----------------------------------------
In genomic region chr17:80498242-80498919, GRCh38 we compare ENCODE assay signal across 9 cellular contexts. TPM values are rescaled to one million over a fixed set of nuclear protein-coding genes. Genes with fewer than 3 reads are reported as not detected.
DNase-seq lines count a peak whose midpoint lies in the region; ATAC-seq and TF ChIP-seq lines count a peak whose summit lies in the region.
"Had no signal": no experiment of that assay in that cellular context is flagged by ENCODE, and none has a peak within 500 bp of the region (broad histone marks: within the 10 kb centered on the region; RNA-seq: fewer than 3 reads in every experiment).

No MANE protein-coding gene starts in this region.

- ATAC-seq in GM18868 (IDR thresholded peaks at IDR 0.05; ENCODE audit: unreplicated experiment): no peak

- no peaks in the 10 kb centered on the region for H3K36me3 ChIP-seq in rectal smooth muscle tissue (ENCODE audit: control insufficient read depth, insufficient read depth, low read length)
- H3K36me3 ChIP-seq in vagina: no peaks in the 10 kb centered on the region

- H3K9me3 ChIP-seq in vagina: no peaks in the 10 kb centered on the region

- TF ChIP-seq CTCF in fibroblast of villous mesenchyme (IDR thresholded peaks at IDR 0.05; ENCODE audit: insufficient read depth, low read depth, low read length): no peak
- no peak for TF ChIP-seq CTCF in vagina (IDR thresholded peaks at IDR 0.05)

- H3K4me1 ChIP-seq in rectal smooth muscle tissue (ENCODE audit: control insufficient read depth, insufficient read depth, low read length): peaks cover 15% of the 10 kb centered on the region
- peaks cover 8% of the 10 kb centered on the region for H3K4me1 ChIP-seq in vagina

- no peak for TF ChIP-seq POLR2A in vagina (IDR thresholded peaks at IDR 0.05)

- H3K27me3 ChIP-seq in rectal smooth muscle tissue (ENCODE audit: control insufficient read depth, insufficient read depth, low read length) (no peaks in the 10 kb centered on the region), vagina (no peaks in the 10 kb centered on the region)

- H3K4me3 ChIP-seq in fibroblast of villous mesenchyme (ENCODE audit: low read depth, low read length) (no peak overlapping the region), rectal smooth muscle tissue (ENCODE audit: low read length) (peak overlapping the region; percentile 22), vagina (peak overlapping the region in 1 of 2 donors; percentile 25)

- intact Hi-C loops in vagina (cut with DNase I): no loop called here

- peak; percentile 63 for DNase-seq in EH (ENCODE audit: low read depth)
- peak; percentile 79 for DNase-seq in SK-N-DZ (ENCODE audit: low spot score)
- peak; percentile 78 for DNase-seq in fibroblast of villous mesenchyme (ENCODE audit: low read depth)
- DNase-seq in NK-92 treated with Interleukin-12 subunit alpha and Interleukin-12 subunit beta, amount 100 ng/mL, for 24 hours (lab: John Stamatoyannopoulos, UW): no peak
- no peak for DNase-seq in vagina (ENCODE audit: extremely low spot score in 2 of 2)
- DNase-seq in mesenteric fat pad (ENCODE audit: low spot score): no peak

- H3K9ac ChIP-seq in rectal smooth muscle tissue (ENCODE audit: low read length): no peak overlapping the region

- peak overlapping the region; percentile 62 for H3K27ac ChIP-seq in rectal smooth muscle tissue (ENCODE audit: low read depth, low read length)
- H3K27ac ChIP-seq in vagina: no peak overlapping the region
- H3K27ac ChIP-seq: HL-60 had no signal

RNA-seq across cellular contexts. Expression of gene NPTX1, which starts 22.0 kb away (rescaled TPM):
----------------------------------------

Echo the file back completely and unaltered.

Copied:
In genomic region chr17:80498242-80498919, GRCh38 we compare ENCODE assay signal across 9 cellular contexts. TPM values are rescaled to one million over a fixed set of nuclear protein-coding genes. Genes with fewer than 3 reads are reported as not detected.
DNase-seq lines count a peak whose midpoint lies in the region; ATAC-seq and TF ChIP-seq lines count a peak whose summit lies in the region.
"Had no signal": no experiment of that assay in that cellular context is flagged by ENCODE, and none has a peak within 500 bp of the region (broad histone marks: within the 10 kb centered on the region; RNA-seq: fewer than 3 reads in every experiment).

No MANE protein-coding gene starts in this region.

- ATAC-seq in GM18868 (IDR thresholded peaks at IDR 0.05; ENCODE audit: unreplicated experiment): no peak

- no peaks in the 10 kb centered on the region for H3K36me3 ChIP-seq in rectal smooth muscle tissue (ENCODE audit: control insufficient read depth, insufficient read depth, low read length)
- H3K36me3 ChIP-seq in vagina: no peaks in the 10 kb centered on the region

- H3K9me3 ChIP-seq in vagina: no peaks in the 10 kb centered on the region

- TF ChIP-seq CTCF in fibroblast of villous mesenchyme (IDR thresholded peaks at IDR 0.05; ENCODE audit: insufficient read depth, low read depth, low read length): no peak
- no peak for TF ChIP-seq CTCF in vagina (IDR thresholded peaks at IDR 0.05)

- H3K4me1 ChIP-seq in rectal smooth muscle tissue (ENCODE audit: control insufficient read depth, insufficient read depth, low read length): peaks cover 15% of the 10 kb centered on the region
- peaks cover 8% of the 10 kb centered on the region for H3K4me1 ChIP-seq in vagina

- no peak for TF ChIP-seq POLR2A in vagina (IDR thresholded peaks at IDR 0.05)

- H3K27me3 ChIP-seq in rectal smooth muscle tissue (ENCODE audit: control insufficient read depth, insufficient read depth, low read length) (no peaks in the 10 kb centered on the region), vagina (no peaks in the 10 kb centered on the region)

- H3K4me3 ChIP-seq in fibroblast of villous mesenchyme (ENCODE audit: low read depth, low read length) (no peak overlapping the region), rectal smooth muscle tissue (ENCODE audit: low read length) (peak overlapping the region; percentile 22), vagina (peak overlapping the region in 1 of 2 donors; percentile 25)

- intact Hi-C loops in vagina (cut with DNase I): no loop called here

- peak; percentile 63 for DNase-seq in EH (ENCODE audit: low read depth)
- peak; percentile 79 for DNase-seq in SK-N-DZ (ENCODE audit: low spot score)
- peak; percentile 78 for DNase-seq in fibroblast of villous mesenchyme (ENCODE audit: low read depth)
- DNase-seq in NK-92 treated with Interleukin-12 subunit alpha and Interleukin-12 subunit beta, amount 100 ng/mL, for 24 hours (lab: John Stamatoyannopoulos, UW): no peak
- no peak for DNase-seq in vagina (ENCODE audit: extremely low spot score in 2 of 2)
- DNase-seq in mesenteric fat pad (ENCODE audit: low spot score): no peak

- H3K9ac ChIP-seq in rectal smooth muscle tissue (ENCODE audit: low read length): no peak overlapping the region

- peak overlapping the region; percentile 62 for H3K27ac ChIP-seq in rectal smooth muscle tissue (ENCODE audit: low read depth, low read length)
- H3K27ac ChIP-seq in vagina: no peak overlapping the region
- H3K27ac ChIP-seq: HL-60 had no signal

RNA-seq across cellular contexts. Expression of gene NPTX1, which starts 22.0 kb away (rescaled TPM):